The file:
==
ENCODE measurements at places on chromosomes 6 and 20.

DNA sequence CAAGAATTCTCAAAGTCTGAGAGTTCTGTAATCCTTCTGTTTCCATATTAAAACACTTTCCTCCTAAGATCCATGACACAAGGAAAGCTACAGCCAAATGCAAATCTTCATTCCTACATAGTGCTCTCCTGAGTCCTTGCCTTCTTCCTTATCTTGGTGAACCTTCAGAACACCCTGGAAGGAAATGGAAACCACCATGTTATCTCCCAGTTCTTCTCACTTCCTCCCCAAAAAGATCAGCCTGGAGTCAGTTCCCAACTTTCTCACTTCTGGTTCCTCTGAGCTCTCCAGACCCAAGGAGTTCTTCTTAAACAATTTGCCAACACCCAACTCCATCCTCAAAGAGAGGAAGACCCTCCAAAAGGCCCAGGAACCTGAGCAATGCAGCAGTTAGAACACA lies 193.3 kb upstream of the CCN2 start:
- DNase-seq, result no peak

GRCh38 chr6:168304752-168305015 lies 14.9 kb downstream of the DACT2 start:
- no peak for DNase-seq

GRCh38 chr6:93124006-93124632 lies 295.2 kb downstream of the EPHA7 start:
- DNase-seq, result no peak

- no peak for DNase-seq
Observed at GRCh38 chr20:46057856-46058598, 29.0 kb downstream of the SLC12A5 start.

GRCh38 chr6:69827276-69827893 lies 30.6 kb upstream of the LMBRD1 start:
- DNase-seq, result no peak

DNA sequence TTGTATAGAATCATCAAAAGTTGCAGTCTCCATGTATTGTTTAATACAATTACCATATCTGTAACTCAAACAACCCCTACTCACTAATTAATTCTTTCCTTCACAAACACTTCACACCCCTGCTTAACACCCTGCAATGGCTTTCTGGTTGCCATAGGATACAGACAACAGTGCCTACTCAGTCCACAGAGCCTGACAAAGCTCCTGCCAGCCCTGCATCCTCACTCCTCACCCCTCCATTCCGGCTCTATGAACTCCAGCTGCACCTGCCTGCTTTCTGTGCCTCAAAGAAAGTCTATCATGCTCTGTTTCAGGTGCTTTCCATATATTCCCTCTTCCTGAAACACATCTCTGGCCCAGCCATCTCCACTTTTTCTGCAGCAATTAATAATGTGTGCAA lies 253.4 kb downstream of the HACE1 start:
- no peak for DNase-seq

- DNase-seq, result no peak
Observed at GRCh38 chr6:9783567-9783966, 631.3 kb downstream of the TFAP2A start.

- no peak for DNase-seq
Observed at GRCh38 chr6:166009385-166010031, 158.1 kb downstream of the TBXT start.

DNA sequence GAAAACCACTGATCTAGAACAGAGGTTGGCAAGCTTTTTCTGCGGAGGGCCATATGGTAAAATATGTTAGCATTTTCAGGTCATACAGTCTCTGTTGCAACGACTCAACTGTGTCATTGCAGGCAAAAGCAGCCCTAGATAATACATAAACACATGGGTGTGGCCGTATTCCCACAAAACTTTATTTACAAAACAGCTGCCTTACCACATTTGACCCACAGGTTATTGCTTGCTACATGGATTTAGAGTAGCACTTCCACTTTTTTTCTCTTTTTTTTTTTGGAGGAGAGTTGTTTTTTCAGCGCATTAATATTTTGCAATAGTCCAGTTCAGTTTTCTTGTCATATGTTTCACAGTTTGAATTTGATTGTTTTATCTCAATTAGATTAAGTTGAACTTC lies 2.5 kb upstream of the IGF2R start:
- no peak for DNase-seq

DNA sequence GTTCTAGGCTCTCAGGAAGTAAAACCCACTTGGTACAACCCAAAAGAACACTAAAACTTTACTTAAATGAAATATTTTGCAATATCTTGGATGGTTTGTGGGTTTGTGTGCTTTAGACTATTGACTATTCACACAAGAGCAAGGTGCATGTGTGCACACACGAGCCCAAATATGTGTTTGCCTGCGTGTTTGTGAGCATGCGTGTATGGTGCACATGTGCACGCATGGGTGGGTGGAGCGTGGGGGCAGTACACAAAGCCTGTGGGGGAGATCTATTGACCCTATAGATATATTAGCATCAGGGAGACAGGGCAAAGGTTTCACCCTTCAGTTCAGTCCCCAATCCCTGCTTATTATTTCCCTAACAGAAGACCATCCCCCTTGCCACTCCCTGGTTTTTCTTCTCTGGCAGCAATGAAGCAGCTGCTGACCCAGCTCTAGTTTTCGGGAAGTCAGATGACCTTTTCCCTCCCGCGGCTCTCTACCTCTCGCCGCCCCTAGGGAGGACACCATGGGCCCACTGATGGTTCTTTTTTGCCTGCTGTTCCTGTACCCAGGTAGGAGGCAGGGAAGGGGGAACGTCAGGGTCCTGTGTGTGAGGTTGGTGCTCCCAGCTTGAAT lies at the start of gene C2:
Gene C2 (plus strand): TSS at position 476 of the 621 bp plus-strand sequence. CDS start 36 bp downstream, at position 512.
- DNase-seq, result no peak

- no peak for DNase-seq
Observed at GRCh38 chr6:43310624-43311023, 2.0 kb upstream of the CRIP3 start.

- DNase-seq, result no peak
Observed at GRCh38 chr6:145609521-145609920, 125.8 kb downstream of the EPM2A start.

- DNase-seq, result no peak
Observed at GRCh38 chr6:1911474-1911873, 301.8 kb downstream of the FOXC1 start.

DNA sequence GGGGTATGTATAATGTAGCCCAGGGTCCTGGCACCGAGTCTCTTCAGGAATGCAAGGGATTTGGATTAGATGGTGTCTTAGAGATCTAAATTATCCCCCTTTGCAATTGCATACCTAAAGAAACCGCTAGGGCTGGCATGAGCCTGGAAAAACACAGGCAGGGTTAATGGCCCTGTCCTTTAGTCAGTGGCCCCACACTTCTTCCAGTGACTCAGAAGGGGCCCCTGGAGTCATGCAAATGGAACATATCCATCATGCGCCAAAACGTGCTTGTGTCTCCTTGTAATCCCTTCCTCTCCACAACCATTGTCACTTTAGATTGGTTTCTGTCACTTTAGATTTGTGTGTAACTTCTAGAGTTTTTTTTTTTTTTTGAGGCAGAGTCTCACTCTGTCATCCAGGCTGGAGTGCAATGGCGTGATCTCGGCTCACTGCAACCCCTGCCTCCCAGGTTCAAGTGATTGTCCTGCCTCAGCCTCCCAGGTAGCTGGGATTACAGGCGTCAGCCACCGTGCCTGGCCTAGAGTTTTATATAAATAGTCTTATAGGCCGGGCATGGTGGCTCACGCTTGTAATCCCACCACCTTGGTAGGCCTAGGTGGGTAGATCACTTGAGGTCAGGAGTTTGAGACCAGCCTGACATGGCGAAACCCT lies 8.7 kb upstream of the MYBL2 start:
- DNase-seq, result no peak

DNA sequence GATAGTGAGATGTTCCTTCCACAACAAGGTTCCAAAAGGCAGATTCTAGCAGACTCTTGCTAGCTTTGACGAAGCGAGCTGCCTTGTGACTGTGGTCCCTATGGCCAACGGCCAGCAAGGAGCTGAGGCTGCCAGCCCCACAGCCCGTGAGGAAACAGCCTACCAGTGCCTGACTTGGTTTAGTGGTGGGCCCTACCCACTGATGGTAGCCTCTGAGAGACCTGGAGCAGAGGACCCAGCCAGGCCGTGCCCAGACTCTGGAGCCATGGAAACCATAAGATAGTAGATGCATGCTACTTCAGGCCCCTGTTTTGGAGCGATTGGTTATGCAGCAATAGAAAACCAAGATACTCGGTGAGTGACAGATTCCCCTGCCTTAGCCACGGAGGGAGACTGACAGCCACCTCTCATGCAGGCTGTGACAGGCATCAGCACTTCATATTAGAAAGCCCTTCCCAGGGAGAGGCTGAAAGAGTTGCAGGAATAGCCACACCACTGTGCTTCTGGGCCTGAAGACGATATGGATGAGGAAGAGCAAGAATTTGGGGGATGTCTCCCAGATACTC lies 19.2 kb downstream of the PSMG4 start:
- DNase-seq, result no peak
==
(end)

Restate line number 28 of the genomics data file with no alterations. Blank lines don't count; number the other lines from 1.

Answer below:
Observed at GRCh38 chr6:1911474-1911873, 301.8 kb downstream of the FOXC1 start.